The U.S. Senate decided to proceed to vote Wednesday on two pieces of legislation that was drafted by U.S. Rep. Nydia Velázquez (D-Brooklyn) to support small businesses in Puerto Rico by incentivizing federal agencies to award them contracts.
On July 26, the U.S. House of Representatives approved her legislation, and her office believes it is safe to say that the Senate was expected to pass the bills this week, which are a part of a larger assistance package to help the hurricane ravaged island. The larger package will be debated on for 30 hours.
The goal of the bills are to fuel job growth and to stimulate the economy of the beleaguered island, which was hit by Hurricane Maria in 2017, according to the Puerto Rican-born Velázquez, who represents parts of Queens, including Maspeth, Woodside, and Ridgewood, which has the largest Puerto Rican population in the borough.
“These are common-sense proposals that, I’m proud to say, passed with widespread bipartisan support [from the House],” Velázquez said. “By funneling federal contracting dollars to Puerto Rico we can help local businesses there grow, exactly when the Island most needs help.”
The first provision, Creating Economic Opportunity in Puerto Rico, would allow federal agencies to count double toward their statutory small business contracting goals and procurement dollars awarded to firms in Puerto Rico, therefore incentivizing the government to employ Puerto Rican businesses.
“My provision would channel federal dollars to the island, employing local small firms in the recovery process and on other projects. Federal procurement spending can be a powerful tool for stimulating local economic growth and, right now, Puerto Rico can use all the help it can get,” said Velázquez.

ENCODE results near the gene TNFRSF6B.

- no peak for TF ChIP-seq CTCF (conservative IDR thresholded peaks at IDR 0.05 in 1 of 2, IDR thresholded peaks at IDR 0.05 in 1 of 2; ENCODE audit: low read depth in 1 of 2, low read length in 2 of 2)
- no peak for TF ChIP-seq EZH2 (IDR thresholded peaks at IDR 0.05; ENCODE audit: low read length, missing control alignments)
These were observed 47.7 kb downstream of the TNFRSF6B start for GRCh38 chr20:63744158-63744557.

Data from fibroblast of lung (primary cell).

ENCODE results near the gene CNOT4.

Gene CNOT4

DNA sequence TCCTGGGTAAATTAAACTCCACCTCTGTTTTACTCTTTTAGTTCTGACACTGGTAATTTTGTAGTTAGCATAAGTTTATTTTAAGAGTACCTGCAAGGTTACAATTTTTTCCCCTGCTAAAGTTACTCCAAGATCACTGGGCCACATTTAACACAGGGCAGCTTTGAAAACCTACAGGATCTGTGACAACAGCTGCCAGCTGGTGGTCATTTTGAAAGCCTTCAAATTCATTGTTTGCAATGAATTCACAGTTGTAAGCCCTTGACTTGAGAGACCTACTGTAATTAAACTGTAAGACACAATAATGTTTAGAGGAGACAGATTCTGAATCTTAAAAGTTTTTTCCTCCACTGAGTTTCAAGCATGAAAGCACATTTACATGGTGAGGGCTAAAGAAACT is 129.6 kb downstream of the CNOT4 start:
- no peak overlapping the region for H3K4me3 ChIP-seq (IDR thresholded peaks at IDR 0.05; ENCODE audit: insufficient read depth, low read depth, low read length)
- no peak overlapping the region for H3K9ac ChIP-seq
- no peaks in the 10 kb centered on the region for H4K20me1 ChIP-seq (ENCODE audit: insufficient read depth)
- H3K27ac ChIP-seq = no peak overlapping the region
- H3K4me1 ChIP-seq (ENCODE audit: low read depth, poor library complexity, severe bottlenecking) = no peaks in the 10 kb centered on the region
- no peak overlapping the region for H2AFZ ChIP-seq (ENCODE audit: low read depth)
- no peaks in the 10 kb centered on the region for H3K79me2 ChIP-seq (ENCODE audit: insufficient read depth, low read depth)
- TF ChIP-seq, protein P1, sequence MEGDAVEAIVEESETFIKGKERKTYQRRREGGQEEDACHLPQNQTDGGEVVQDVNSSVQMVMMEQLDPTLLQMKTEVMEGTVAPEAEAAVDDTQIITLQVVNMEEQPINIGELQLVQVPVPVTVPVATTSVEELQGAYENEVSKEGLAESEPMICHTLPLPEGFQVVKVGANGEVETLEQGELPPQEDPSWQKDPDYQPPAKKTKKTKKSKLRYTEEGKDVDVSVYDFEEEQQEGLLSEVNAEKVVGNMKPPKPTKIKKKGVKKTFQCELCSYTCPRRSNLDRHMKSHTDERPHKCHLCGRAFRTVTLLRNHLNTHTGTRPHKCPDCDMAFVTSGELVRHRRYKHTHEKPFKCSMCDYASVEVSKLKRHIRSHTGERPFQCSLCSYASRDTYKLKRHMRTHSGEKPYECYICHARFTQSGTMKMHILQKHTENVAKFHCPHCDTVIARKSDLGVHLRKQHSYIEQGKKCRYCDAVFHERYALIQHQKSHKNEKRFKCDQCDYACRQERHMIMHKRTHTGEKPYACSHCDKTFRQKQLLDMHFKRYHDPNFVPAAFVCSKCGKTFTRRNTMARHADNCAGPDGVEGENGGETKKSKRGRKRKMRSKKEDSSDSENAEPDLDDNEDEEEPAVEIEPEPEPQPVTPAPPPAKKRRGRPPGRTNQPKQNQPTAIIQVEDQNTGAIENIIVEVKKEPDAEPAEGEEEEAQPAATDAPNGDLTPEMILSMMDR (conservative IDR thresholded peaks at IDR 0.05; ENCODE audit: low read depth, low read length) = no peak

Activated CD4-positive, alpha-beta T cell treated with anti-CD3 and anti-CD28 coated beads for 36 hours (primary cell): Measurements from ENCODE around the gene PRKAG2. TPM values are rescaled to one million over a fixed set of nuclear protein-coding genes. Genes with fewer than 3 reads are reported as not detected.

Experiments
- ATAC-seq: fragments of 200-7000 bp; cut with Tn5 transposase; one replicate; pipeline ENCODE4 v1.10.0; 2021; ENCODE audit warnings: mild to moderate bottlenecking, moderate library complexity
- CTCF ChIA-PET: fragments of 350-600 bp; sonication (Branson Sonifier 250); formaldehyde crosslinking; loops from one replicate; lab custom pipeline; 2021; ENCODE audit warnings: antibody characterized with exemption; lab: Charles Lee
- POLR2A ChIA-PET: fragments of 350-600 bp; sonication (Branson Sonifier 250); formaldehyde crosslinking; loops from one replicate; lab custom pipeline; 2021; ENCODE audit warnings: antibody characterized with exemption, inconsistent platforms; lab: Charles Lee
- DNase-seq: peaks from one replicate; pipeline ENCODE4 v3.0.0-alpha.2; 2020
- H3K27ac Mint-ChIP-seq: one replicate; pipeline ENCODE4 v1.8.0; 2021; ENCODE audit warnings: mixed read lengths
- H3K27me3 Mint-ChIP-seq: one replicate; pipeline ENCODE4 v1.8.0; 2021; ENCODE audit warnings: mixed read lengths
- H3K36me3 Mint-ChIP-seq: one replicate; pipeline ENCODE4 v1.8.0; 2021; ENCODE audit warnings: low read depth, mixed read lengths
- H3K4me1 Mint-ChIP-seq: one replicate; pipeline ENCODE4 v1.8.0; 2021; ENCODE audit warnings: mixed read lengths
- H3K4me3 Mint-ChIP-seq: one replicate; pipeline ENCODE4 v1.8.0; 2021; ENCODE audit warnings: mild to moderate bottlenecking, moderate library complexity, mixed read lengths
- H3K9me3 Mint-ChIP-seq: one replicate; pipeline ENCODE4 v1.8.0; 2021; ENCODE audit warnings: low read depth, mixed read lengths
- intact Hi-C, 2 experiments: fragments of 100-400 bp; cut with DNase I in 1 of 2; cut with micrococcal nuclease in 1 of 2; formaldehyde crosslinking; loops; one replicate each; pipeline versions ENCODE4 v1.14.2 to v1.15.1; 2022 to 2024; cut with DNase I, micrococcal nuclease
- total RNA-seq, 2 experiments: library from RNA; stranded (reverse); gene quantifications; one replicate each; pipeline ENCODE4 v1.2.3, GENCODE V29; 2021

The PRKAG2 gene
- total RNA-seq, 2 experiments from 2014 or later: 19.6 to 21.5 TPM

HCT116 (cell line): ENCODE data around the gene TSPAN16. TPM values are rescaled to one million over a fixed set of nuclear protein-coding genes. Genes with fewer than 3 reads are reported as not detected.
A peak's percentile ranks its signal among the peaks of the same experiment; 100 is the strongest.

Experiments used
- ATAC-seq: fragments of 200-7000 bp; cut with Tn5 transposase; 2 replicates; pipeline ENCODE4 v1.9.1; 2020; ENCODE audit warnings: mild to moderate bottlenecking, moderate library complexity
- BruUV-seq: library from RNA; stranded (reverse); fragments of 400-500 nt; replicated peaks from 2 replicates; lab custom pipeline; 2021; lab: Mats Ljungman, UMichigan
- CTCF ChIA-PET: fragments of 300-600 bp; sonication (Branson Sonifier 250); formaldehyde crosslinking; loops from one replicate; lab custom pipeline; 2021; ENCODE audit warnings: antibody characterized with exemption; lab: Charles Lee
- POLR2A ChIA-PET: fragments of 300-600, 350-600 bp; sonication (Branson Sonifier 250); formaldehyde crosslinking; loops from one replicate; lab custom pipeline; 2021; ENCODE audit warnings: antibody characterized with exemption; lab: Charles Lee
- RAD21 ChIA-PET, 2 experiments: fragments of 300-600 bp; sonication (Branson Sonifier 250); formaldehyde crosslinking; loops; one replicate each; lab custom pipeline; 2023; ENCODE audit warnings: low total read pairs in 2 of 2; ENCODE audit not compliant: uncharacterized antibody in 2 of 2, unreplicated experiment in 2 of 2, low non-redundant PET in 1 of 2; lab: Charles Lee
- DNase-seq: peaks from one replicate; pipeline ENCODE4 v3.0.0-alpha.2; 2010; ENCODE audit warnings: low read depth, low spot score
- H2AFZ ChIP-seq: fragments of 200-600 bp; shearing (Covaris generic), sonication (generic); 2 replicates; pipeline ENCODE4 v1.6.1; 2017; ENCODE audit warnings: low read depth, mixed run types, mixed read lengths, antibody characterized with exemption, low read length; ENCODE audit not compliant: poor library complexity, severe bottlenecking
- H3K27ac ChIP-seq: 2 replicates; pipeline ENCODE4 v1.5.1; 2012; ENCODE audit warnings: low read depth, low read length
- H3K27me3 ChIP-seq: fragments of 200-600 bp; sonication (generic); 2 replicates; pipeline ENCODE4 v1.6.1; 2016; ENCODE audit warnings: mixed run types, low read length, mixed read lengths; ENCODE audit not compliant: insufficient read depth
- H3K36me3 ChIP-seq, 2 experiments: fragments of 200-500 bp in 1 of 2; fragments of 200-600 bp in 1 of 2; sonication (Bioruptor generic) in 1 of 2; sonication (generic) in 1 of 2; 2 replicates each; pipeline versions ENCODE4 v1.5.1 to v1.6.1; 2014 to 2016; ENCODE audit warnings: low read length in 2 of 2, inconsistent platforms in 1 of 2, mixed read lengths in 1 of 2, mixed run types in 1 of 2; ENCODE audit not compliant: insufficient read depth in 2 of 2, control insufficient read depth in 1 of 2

Puerto Rico is currently ranked 50th out of 56 in terms of federal contracts awarded to the United States and its territories, according to Velázquez’s office. In fiscal years 2014 and 2015 the total awards contracted to the island for small businesses was less than $85 million.
The second piece of legislation, Empowering Employees by Supporting Cooperatives, would assist employees seeking to own a stake in their own workplace, which would make it easier for small firms to utilize the Small Business Administration’s program to finance their transition to employee-owned models such as an Employee Stock Ownership Plan or a cooperative.
“We know that workers at employee-owned enterprises tend to be paid better and achieve higher rates of financial security,” said Velázquez.
ESOPs and co-ops have a track record of success that allows companies with the employee-ownership model to see an increase in productivity by 4 to 5 percent, according to Velázquez.
Velázquez’s second provision would also help employee-owned businesses access capital to cover the high costs of becoming an ESOP, which are often upwards of $80,000.
“As an upsurge of baby boomer business owners move towards retirement, this bill takes steps to help employees retain their jobs by gaining a stake in their company’s ownership,” said Velázquez.
Reach reporter Naeisha Rose by e-mail at nrose
©2018 Community News Group
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